Another problem is the appalling paucity of teachers at Primary level. The teaching of English suffers worst perhaps in this regard, and this means that the victims of this have no hope at all of learning English. Given the manner in which syllabuses are constructed and implemented, the poorer children, who generally have no foundation, have no hope of getting one, let alone building on it. Though we tried when I chaired the Academic Affairs Board of the National Institute of Education to introduce remedial activity into the curriculum, this initiative was stopped in its tracks by the so-called professional educationists who took over after my term was cut short for political reasons.

But in any case that is not the solution, and we should be doing more to strengthen the training and deployment of primary teachers. But given that the Ministry has failed to solve this problem for decades, it is not likely that it has any hope of improving things on its own. However the idea of developing partnerships with private institutions, or even with Provincial Ministries, to increase supply is anathema to those who have enjoyed their debilitating monopoly for so long.

The same goes with regard to another eminently sensible initiative the Ministry has recently started. I refer to the establishment of a Technical Stream in schools, in recognition of the need to train students for the world of work that many of them could satisfactorily enter. Unfortunately this initiative is confined to a very few schools, and even in some of these there are not enough teachers. Unfortunately it has not struck the Ministry that it should also simultaneously instituted mechanisms to develop teacher supply. Read the rest of this entry »

Amidst a number of meetings of Divisional Secretariat Reconciliation Committees in the North last week, I also had a number of interactions with children, and with persons working with children. Two instances were serendipitous, but I was privileged to participate actively – and indeed exhaustingly – on one occasion. This was when I conducted, in a small school near Nedunkerni, one of the games that the former combatants had delighted in, during my first visit to the Rehabilitation Centre for girls in Vavuniya three and a half years ago.

The laughter of the girls on that occasion still illuminates in presentations of the Rehabilitation Bureau, as I saw last month at the Officer Career Development Centre Seminar at Buttala.  In Nedunkerni the children were younger, and even less inhibited.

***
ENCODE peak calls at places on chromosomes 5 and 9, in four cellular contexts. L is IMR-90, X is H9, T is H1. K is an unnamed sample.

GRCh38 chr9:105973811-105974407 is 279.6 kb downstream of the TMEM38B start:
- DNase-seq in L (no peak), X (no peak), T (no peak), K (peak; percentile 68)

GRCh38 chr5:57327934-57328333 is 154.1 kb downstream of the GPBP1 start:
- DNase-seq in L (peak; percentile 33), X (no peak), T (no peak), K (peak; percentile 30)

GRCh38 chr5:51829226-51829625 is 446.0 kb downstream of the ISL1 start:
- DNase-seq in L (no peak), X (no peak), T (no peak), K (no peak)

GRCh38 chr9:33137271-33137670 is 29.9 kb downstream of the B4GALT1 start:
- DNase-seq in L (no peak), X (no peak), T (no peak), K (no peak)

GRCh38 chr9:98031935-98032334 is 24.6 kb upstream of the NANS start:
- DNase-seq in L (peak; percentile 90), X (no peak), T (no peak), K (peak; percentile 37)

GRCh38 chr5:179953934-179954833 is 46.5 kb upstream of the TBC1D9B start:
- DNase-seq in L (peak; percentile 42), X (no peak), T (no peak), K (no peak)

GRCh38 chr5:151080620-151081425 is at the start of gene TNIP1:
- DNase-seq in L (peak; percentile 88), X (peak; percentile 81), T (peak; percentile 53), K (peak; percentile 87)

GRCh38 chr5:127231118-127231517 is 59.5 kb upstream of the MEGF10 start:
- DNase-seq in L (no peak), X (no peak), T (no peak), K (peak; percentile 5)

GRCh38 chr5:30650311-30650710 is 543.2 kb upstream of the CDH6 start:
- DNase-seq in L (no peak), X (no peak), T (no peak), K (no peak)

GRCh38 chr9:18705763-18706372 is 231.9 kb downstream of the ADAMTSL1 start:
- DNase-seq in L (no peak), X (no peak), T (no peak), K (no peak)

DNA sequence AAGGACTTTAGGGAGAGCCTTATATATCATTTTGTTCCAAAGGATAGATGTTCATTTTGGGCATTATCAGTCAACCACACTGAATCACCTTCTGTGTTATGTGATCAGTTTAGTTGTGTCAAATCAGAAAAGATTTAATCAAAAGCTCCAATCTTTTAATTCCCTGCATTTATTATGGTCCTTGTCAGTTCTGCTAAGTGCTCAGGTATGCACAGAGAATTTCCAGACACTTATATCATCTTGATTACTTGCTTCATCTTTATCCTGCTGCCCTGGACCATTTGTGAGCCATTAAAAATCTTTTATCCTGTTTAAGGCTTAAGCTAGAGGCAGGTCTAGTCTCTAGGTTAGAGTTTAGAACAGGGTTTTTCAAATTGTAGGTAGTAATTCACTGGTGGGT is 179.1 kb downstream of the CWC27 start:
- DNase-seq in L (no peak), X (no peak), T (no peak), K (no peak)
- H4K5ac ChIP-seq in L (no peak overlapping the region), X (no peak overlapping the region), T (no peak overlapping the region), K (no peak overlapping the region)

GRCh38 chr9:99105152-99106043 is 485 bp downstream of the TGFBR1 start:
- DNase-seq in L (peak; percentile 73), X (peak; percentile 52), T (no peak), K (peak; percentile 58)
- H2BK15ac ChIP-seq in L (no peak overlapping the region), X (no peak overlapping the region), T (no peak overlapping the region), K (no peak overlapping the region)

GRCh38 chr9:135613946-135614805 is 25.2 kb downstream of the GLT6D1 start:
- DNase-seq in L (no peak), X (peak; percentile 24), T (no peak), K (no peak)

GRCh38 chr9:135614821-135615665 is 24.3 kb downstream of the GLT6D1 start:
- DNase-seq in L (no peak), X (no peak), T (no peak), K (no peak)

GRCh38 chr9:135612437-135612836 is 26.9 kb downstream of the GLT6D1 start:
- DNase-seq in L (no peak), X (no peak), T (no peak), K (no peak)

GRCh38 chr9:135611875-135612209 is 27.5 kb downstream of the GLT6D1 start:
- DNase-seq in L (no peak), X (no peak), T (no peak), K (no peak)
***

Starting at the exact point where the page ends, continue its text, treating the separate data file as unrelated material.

I had come across well over 50 of them in the playground of the school at 5 pm, which was heartening. I have long argued that we need to ensure that schools are centres of community activity, but all too often schools are deserted after 2 pm. Here however, in addition to attractive new buildings, the school had quarters for the Principal and several staff. They too were in the playground, encouraging the activity and joining in.

The school had teachers even in subjects such as English and Maths and Science, as to which there had been complaints about shortages in almost all Divisions I had visited. Whilst obviously we need to increase supply, the situation here showed that one needs to provide decent facilities to ensure teachers will stay in remote areas to which transport is difficult. The youngsters I saw playing with the children were from Jaffna, but seemed quite content to stay in the school and participate in student life in the evenings. Almost no one had taken more than a day’s leave thus far in the year.
Read the rest of this entry »

What I think of as the brilliant idea of the Secretary of the Ministry of Child Development and Women’s Affairs to set up Women and Children’s Units in Divisional Secretariats did have a precedent in what were termed Social Care Centres. These were set up in tsunami affected areas to coordinate the work of all agencies concerned with social service. Though they were comparatively few in number, and some have ceased to function, the successful coordination efforts that many brought to bear would provide useful lessons for the new Units. Indeed, in recent visits to the East, I have found that some still function, which will facilitate the coordination needed.

They had developed an operations manual that can be used to develop procedures, bearing in mind the difference between the DS Office and the SCC in fulfilling the needs and the rights of the people. Joint ownership of this model between the Ministries of Social Welfare and of Child Development should be developed, with officials of the former also being active members of the Units.